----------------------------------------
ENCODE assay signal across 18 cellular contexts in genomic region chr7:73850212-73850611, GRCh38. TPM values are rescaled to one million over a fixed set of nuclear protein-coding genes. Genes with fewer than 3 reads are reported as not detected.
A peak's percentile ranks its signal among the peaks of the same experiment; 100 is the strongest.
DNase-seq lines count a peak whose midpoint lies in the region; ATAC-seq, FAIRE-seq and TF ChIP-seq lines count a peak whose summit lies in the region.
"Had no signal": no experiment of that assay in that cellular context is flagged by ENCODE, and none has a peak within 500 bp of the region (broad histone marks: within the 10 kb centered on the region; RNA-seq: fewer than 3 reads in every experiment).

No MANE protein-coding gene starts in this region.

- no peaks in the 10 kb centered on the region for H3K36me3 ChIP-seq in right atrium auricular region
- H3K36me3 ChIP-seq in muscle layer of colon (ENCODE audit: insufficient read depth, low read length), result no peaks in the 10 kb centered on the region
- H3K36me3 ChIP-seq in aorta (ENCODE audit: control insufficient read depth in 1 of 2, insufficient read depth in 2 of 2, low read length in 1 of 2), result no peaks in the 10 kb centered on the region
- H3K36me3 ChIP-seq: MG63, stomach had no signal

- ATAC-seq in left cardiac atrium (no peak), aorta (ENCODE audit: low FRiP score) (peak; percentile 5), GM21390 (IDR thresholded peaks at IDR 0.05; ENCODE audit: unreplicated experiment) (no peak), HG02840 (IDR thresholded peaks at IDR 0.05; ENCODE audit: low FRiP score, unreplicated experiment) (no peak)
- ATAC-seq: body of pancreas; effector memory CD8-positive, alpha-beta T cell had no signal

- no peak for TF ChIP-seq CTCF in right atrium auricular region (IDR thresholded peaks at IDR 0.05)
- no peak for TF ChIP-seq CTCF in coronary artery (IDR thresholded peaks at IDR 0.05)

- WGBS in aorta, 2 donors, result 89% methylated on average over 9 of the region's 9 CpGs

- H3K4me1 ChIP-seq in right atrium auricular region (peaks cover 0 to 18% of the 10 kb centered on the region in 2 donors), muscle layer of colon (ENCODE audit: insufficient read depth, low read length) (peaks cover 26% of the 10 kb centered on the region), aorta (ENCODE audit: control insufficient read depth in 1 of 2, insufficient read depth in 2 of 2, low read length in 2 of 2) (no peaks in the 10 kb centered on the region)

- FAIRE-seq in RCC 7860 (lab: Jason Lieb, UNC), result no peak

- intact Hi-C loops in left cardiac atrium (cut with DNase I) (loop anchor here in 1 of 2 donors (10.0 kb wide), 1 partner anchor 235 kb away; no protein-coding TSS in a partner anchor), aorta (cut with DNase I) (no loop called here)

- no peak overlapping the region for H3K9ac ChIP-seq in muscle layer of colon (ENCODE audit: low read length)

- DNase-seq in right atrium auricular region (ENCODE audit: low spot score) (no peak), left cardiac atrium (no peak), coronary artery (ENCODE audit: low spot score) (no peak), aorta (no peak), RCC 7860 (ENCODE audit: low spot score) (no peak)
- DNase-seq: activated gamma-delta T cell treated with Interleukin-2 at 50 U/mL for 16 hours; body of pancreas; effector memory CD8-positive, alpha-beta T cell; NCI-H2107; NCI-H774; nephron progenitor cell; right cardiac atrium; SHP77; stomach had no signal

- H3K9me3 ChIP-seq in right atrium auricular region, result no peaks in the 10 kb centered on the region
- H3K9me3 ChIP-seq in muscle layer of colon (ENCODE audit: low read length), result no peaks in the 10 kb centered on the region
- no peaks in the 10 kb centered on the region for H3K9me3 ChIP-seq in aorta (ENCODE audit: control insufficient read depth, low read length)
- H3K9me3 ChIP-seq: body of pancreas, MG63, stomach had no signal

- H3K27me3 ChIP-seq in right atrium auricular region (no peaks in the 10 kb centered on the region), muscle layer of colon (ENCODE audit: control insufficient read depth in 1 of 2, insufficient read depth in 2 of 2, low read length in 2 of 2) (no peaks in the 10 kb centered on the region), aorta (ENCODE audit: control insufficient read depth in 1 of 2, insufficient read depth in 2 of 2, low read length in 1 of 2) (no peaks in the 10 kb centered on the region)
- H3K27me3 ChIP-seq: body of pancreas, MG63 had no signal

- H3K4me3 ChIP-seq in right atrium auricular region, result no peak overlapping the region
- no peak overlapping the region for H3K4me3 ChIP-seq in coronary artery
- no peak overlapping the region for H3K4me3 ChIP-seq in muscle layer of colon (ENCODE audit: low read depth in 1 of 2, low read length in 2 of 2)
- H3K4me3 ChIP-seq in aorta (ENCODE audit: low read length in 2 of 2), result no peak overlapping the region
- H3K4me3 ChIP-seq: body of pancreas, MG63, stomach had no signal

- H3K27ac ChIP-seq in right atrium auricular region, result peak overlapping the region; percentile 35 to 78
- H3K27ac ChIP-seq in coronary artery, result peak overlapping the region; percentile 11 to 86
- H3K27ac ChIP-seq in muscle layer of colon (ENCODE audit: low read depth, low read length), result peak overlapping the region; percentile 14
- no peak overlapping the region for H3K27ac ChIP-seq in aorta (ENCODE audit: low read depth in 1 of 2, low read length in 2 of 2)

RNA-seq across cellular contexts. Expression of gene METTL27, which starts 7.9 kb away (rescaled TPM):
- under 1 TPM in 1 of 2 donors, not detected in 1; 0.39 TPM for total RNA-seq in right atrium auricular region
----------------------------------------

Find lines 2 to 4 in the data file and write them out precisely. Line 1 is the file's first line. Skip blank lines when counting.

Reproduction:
A peak's percentile ranks its signal among the peaks of the same experiment; 100 is the strongest.
DNase-seq lines count a peak whose midpoint lies in the region; ATAC-seq, FAIRE-seq and TF ChIP-seq lines count a peak whose summit lies in the region.
"Had no signal": no experiment of that assay in that cellular context is flagged by ENCODE, and none has a peak within 500 bp of the region (broad histone marks: within the 10 kb centered on the region; RNA-seq: fewer than 3 reads in every experiment).